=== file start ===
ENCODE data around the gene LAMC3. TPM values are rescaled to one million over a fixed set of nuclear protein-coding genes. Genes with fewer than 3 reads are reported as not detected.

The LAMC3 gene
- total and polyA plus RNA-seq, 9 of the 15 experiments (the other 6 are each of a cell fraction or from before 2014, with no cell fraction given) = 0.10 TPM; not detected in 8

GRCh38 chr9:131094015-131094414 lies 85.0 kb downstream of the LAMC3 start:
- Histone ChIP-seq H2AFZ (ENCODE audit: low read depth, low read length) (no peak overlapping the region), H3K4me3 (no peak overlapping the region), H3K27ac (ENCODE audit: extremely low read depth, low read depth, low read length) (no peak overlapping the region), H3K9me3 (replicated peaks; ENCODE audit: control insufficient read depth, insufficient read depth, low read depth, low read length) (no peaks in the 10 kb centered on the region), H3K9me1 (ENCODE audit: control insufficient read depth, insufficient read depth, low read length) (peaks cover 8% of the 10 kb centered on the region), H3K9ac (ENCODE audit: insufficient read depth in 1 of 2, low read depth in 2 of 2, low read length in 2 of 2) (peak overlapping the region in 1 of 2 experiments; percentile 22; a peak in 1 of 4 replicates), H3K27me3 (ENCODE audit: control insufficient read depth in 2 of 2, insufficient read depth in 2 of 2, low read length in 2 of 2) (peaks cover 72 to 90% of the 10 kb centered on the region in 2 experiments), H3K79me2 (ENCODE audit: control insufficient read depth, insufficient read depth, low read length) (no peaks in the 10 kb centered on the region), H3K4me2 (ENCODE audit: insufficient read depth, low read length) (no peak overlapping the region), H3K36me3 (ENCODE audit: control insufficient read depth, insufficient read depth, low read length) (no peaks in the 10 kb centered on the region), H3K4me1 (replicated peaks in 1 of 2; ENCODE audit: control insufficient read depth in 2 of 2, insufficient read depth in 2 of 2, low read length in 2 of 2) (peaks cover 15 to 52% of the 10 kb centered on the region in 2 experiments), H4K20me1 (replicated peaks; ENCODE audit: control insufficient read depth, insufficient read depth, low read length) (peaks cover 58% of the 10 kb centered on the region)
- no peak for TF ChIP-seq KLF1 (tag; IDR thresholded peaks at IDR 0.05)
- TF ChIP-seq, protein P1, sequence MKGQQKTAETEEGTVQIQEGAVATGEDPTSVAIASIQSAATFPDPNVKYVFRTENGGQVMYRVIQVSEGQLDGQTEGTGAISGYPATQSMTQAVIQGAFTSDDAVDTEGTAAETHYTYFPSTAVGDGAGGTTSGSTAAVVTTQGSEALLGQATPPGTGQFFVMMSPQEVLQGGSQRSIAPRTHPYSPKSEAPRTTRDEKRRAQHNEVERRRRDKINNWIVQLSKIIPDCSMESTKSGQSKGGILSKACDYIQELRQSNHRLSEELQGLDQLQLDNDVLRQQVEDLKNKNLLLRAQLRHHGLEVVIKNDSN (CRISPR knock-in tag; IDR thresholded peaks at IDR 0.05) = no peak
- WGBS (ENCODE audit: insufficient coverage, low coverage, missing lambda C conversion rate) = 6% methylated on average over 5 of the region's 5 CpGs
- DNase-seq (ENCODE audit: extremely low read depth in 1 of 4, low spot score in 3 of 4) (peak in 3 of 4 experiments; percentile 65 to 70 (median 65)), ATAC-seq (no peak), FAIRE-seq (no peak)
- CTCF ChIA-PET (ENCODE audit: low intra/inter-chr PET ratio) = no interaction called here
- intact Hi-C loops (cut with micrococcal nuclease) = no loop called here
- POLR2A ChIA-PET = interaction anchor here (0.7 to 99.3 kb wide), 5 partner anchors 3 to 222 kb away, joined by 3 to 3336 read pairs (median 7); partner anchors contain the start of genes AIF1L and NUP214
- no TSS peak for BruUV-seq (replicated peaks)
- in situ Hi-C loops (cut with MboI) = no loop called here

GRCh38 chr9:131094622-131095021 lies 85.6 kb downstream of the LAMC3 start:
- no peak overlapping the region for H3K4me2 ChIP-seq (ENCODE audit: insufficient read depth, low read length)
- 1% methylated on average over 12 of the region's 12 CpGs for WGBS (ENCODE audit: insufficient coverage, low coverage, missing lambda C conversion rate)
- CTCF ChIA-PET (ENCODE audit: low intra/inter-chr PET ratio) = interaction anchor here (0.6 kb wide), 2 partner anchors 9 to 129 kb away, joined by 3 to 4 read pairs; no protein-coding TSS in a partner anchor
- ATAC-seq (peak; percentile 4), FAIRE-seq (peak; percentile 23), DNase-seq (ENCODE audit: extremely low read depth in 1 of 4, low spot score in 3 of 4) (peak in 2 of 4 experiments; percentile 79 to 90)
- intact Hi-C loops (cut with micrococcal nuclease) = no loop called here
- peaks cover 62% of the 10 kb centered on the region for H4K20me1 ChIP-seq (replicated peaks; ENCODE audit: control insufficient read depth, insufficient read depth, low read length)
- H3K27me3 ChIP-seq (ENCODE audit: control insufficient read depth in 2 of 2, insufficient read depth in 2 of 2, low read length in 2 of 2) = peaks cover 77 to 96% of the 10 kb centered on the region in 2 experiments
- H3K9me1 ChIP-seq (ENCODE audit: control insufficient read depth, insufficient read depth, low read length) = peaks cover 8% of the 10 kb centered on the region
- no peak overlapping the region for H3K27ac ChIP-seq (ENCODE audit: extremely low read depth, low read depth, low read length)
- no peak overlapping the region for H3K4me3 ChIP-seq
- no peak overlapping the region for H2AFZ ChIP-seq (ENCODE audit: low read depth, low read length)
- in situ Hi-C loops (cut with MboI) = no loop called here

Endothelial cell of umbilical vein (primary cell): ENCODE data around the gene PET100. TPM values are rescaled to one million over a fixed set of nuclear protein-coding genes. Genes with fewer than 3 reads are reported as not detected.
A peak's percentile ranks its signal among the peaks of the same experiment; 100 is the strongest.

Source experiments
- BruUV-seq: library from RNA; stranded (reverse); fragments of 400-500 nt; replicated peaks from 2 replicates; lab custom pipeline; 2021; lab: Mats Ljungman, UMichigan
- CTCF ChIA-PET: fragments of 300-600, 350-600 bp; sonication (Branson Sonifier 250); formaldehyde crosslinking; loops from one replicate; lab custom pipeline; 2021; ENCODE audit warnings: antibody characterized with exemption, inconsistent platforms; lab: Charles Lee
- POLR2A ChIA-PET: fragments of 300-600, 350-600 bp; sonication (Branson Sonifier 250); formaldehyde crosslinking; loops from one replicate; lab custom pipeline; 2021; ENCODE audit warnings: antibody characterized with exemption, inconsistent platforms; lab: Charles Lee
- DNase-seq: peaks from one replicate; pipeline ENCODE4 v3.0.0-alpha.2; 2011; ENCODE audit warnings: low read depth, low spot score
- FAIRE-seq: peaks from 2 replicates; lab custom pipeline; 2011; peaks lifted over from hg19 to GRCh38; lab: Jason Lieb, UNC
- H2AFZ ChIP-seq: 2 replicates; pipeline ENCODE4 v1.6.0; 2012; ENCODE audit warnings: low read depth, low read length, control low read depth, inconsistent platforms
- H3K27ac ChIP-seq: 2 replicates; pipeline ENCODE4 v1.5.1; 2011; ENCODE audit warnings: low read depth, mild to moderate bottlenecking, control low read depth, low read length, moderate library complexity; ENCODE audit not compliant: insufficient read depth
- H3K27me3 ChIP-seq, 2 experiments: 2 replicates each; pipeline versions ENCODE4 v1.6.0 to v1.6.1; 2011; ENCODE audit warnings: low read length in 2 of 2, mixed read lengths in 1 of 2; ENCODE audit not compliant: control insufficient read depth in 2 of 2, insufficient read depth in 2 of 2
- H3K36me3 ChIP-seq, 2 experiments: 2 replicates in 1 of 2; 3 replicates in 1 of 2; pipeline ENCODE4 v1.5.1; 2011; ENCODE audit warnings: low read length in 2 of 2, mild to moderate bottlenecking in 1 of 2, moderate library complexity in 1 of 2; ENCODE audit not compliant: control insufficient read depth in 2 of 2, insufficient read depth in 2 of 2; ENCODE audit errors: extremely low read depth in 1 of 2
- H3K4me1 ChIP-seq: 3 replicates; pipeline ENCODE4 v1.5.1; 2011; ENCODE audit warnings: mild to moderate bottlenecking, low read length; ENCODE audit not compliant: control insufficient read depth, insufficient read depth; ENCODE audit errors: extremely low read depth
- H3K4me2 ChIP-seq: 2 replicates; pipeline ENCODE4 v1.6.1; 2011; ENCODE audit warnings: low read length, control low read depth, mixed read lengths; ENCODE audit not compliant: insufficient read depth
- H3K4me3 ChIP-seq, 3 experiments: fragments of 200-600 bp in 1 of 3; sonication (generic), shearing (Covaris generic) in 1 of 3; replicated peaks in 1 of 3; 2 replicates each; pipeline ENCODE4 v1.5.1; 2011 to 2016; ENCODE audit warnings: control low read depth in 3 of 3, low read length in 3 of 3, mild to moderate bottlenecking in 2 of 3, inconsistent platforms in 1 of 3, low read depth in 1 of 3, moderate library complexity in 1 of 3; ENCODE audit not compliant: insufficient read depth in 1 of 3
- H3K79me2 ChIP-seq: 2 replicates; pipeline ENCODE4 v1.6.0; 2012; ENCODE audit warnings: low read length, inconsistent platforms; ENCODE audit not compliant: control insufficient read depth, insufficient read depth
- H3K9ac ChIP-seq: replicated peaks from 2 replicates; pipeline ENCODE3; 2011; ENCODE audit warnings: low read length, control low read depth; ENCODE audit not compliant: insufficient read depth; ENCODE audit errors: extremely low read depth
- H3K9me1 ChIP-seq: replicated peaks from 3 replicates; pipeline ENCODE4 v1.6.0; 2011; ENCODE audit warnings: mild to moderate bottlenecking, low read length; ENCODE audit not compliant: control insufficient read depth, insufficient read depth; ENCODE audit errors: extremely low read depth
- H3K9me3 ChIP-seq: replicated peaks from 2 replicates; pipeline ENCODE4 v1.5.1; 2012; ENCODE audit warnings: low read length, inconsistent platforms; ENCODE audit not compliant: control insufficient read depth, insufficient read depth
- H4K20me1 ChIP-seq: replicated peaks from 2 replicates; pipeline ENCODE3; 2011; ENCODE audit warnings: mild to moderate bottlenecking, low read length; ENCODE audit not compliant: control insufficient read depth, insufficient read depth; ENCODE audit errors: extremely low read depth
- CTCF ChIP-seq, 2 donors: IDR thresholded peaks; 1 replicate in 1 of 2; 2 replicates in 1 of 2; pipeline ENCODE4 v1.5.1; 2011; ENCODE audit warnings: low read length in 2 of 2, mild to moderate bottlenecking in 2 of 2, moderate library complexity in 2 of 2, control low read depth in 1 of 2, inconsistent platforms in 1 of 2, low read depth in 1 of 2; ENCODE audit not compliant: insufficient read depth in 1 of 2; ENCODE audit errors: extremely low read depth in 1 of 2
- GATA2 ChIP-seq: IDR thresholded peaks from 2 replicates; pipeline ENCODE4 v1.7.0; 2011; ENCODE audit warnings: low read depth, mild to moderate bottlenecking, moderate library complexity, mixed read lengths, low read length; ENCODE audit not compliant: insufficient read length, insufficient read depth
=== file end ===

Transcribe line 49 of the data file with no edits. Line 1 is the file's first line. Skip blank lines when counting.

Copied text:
- GATA2 ChIP-seq: IDR thresholded peaks from 2 replicates; pipeline ENCODE4 v1.7.0; 2011; ENCODE audit warnings: low read depth, mild to moderate bottlenecking, moderate library complexity, mixed read lengths, low read length; ENCODE audit not compliant: insufficient read length, insufficient read depth